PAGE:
When you meet Ana Morales you are immediately struck by her charm. She is warm, funny, approachable, accessible.
But if you stop there, you’d be missing out on the full picture. Morales is also a philanthropist who is constantly working to understand the world and give back. And given how fearlessly she approaches this mission, she is a great study in how women are changing the face of global philanthropy.
Born and raised in Monterrey, Mexico, Morales credits her interest in community and social change to her grandfather, Roberto, a man who epitomized giving back.
“My grandfather was an entrepreneur. Starting at the age of five he shined shoes and sold vegetables,” said Morales, in a recent interview with Philanthropy Women. “He believed in business as a force for change and he believed in community.”
Ten years into her signature philanthropic endeavor, Lumos, author J.K. Rowling has grown increasingly vocal about her disdain for developing world orphanages that do nothing to address the underlying needs of children and families.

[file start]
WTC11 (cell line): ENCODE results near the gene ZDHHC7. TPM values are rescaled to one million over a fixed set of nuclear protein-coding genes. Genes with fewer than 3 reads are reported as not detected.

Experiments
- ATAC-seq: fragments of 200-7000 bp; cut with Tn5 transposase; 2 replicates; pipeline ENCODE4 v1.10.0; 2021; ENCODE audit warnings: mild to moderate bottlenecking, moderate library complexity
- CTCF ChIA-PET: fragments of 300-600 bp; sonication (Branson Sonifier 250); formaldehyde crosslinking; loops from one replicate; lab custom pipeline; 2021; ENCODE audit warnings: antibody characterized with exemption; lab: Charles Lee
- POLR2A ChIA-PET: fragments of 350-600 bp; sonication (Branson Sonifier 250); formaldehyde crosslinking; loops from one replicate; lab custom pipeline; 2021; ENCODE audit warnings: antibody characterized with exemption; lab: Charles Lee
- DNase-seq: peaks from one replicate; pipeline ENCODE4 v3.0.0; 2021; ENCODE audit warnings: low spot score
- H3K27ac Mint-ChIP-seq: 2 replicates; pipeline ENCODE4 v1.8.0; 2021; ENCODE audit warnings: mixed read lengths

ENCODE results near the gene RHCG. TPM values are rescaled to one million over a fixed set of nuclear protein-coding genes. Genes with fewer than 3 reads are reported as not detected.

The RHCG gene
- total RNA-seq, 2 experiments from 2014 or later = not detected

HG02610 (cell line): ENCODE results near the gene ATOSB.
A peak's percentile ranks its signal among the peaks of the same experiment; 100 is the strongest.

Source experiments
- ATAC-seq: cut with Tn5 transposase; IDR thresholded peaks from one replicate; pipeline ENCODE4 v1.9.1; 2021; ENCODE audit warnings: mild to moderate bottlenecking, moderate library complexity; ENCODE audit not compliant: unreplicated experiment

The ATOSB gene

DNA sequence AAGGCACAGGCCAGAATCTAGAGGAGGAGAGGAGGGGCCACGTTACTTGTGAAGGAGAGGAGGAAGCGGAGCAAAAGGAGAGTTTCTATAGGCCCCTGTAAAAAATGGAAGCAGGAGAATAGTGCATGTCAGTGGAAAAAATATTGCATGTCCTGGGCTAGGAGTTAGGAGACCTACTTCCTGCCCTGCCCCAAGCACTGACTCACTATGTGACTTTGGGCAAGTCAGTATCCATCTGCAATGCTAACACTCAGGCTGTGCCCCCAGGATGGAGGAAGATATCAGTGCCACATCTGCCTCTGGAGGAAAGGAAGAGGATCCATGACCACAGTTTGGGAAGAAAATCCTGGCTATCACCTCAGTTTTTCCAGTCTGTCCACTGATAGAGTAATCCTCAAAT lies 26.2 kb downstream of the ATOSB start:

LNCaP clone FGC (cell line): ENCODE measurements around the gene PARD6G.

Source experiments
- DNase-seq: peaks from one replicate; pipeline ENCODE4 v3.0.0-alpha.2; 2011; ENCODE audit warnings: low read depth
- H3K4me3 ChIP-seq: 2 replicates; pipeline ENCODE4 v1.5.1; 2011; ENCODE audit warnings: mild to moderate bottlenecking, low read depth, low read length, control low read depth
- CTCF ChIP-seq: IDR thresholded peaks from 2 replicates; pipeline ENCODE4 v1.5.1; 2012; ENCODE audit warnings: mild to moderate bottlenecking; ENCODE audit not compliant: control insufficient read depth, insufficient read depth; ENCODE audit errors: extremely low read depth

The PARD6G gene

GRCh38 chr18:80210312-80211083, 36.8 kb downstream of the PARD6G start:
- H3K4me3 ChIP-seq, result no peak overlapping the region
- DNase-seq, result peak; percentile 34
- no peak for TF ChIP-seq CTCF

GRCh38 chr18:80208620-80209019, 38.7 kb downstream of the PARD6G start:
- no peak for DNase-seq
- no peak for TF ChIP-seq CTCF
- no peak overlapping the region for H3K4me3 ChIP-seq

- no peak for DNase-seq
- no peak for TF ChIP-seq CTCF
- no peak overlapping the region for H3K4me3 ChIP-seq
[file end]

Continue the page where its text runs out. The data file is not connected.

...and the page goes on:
Readers here at The Chronicle of Social Change know about the damage that child welfare systems can do to children, but perhaps even more damaging are money-driven orphanage systems, where children can suffer extreme neglect and lifetime attachment issues. And parents, often because of poverty, are deprived of the opportunity to raise their children.
“Globally, poverty is the no. 1 reason that children are institutionalized. Well-intentioned Westerners supporting orphanages perpetuate this highly damaging system and encourage the creation of more institutions as money magnets,” tweeted Rowling in late August, when expressing her fury at a voluntourism charity that was offering young adults the “CV-distinguishing” opportunity to volunteer in an orphanage in Moldova, where they could “play and interact” with children” in desperate need of affection.”
Like many who follow philanthropy, I pay attention to the Rockefellers. No family has done more to shape modern giving over the past century. But what are the Rockefellers doing these days to change the world? Having a chance to talk to Neva Rockefeller Goodwin gave me a window into what the Rockefellers are doing these days.
For one thing, as most of us have heard, the Rockefeller Brothers Fund took the major step not long ago of divesting from fossil fuels—a move that received enormous attention, given that the family’s wealth is famously derived from Standard Oil. Less well known is that the Rockefeller Family Fund is also divesting.
One member of the Rockefeller clan deeply involved in these issues is Neva Rockefeller Goodwin, a fourth-generation Rockefeller who previously served as a trustee and vice chair of the Rockefeller Brothers Fund. She is also President of the Mount Desert Land and Garden Preserve in Maine.